It’s the summer of 1985 and I was on the driving range at Sunningdale golf club.  Being a Sunday, everyone’s either gone home for lunch or were out on the course. Suddenly I noticed a crowd form around the first tee and by that I mean about 200 people. Now that was strange, so I wandered over and blow me down with a feather, there was Jack Nicklaus and his tall son Steve. It was even more unusual as this was The Open Championship weekend at Royal St George’s and Jack had failed to qualify for the first time ever shooting 77, 75 (The reason was that one of his other sons had been involved in a car accident so Jack’s mind was clearly elsewhere).

Courtesy of

However rather than high tailing it back to the States, instead Jack and son made a b-line for Sunningdale as he’d always wanted to play there but had  never  managed to before.

The crowd hushed and Jack and Steve both split the first fairway with impeccable drives. To keep the ball in play (as the fairways were dry and fast running) they teed off with 2 irons most of the time. It really was “awesome” to watch them both rip into these shots with such gusto. 

Now if it had been me and I‘d just failed to make the cut in The Open for the first time ever, I’d be licking my wounds and not really relish such a large and enthusiastic entourage.  Not a bit of it, Jack would step away from a chip shot, explain his strategy and then execute it perfectly. What a true ambassador for the sport.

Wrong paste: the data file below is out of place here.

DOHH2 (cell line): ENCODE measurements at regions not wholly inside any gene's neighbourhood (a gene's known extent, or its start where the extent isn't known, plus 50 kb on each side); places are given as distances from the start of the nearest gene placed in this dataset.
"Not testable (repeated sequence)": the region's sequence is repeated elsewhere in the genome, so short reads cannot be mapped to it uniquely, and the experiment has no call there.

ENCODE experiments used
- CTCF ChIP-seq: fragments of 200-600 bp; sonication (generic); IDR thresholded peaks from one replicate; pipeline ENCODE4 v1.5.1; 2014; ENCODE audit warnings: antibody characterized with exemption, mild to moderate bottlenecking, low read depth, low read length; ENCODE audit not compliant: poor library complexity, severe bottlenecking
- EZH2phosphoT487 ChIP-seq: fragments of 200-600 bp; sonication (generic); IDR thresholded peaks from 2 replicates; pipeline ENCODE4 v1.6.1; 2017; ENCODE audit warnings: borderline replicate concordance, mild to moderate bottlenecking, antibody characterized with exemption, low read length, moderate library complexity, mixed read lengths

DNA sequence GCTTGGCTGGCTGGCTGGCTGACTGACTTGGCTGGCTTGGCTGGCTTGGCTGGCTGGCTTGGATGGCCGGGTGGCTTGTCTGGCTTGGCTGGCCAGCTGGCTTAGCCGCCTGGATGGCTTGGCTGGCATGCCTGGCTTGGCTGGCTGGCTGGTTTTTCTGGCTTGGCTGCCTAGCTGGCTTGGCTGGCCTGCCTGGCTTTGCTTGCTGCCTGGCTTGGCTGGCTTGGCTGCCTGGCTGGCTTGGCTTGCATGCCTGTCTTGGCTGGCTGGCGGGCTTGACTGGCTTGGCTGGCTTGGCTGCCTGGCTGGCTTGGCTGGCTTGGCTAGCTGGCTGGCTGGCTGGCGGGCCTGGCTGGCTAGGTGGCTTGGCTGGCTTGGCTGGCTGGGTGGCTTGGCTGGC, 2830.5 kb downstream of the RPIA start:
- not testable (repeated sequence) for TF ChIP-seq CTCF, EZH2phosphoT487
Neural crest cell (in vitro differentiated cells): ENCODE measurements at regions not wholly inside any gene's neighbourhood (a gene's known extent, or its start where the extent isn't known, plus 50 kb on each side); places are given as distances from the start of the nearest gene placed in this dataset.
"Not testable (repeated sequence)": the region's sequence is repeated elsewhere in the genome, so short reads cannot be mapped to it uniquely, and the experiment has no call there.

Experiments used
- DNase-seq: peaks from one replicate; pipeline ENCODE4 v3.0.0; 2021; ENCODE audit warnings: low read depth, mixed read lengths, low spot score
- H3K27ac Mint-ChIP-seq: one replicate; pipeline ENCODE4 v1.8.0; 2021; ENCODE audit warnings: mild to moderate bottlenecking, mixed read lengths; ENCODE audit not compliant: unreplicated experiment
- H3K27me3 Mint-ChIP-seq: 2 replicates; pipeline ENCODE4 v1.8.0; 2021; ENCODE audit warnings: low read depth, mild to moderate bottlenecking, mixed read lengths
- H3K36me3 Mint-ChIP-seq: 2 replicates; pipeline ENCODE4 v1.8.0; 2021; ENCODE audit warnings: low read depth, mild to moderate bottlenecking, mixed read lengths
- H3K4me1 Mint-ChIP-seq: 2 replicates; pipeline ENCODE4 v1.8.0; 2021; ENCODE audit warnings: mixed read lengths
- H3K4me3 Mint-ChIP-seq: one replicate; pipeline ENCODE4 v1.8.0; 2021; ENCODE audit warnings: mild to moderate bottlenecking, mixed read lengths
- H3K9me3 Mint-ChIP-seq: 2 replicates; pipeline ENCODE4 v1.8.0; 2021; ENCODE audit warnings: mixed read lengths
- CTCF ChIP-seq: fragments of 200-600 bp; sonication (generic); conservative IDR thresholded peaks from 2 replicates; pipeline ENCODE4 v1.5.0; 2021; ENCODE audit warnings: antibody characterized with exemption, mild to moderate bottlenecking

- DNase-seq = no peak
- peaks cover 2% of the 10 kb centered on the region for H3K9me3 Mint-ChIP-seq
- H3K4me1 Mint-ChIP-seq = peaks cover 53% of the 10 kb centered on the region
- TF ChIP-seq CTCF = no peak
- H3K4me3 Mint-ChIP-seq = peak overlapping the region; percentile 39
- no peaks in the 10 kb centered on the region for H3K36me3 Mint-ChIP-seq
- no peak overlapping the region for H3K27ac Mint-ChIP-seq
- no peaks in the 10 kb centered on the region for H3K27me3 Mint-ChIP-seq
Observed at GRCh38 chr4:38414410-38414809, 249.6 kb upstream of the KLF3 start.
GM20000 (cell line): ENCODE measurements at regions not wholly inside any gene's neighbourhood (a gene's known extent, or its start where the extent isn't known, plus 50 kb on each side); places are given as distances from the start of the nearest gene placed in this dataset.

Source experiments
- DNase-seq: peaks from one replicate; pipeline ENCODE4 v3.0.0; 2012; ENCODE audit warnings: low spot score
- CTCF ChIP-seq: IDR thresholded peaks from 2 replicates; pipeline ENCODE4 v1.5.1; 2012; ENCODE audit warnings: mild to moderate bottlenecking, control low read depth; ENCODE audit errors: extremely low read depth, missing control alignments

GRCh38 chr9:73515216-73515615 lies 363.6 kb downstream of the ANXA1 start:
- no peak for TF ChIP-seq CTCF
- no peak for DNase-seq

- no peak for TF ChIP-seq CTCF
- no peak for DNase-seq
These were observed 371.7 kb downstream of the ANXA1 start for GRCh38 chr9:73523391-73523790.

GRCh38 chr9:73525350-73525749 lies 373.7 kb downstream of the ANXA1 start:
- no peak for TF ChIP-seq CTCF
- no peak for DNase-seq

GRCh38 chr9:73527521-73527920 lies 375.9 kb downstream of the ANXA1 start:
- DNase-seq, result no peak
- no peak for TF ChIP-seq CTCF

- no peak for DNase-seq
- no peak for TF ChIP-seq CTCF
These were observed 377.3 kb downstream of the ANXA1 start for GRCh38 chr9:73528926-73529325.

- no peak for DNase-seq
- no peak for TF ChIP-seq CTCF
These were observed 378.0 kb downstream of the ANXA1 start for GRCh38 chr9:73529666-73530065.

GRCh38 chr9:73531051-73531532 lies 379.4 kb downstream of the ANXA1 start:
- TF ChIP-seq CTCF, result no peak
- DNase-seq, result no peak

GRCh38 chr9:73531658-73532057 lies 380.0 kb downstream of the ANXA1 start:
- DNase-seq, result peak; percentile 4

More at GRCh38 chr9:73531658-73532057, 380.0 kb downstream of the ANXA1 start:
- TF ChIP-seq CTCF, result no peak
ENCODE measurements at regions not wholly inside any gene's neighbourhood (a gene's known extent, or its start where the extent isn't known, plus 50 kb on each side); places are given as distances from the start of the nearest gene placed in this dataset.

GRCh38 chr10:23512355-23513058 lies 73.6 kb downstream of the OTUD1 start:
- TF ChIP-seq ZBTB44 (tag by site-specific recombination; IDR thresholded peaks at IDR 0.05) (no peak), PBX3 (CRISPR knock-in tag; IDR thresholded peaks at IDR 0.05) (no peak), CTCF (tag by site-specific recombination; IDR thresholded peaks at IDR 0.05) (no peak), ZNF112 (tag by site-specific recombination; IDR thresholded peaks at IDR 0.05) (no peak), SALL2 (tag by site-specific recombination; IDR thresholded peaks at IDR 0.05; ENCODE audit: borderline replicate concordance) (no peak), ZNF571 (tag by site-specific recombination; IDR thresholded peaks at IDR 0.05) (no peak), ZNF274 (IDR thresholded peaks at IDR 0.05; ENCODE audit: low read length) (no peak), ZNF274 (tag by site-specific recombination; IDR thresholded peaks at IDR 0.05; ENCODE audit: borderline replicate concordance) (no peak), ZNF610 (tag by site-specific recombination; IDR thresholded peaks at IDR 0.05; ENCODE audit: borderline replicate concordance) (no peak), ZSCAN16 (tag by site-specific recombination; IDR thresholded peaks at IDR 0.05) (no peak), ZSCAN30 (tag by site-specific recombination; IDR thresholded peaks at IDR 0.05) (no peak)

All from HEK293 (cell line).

Eventually they reached the stroke 1 12th, about 440yds off the back tees. 

The opening shot faces a fairway that slopes gently right to left and well placed bunkers to gather up a drive on either side. Jack threaded his tee shot through the gap and was left with a second shot of about 180 yds to a raised green with a high bank on the right and position z to the right of that. His caddy suggested a solid 7 iron but Jack stood there a moment, visualised a different shot and elected for a 6 iron. He then proceeded to start the ball right of the right hand bank (over position z) and draw it in what seemed like sideways towards the end, land softly and roll out to within about 3 feet of the hole for an easy tap in on the hardest hole on the course. How on earth did this guy just miss the cut in The Open!

Courtesy of Sunningdale GC

Jack Nicklaus has won more majors and PGA events than anyone in history including Tiger. Fifteen years on and despite two hip replacements, Jack played the tougher New Course at Sunningdale with Gary Player and drove to places I could only dream of (during my 34 yrs there) and eagled two par 5’s to boot. What a legend and what a gentlemen.

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